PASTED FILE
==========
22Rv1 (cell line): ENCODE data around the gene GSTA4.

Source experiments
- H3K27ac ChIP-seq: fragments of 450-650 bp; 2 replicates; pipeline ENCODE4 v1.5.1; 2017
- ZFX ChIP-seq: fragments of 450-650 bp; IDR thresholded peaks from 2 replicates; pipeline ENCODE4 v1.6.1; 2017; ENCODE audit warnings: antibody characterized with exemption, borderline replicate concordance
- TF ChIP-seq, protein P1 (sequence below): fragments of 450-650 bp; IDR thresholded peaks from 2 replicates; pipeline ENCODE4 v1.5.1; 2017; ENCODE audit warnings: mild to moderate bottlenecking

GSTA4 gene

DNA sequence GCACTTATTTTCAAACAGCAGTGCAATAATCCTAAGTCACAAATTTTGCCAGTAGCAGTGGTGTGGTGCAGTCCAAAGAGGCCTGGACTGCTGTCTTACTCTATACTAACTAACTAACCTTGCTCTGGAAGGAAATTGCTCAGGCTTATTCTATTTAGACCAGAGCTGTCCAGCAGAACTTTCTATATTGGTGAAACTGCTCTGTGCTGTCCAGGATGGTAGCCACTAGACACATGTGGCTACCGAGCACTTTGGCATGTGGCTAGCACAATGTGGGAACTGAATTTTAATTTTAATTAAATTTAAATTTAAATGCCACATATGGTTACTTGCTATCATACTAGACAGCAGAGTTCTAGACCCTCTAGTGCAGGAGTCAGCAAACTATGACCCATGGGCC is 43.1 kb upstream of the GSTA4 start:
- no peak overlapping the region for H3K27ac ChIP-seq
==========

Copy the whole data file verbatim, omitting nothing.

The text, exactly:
22Rv1 (cell line): ENCODE data around the gene GSTA4.

Source experiments
- H3K27ac ChIP-seq: fragments of 450-650 bp; 2 replicates; pipeline ENCODE4 v1.5.1; 2017
- ZFX ChIP-seq: fragments of 450-650 bp; IDR thresholded peaks from 2 replicates; pipeline ENCODE4 v1.6.1; 2017; ENCODE audit warnings: antibody characterized with exemption, borderline replicate concordance
- TF ChIP-seq, protein P1 (sequence below): fragments of 450-650 bp; IDR thresholded peaks from 2 replicates; pipeline ENCODE4 v1.5.1; 2017; ENCODE audit warnings: mild to moderate bottlenecking

GSTA4 gene

DNA sequence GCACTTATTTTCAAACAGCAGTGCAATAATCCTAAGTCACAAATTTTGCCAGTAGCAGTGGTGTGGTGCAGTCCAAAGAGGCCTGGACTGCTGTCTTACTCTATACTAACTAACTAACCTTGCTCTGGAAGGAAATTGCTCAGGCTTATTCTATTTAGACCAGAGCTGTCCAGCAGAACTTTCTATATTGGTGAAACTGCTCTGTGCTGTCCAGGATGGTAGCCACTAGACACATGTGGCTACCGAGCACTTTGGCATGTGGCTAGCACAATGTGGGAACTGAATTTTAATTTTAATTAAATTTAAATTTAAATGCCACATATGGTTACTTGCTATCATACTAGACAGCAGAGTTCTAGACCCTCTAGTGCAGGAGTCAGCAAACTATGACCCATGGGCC is 43.1 kb upstream of the GSTA4 start:
- no peak overlapping the region for H3K27ac ChIP-seq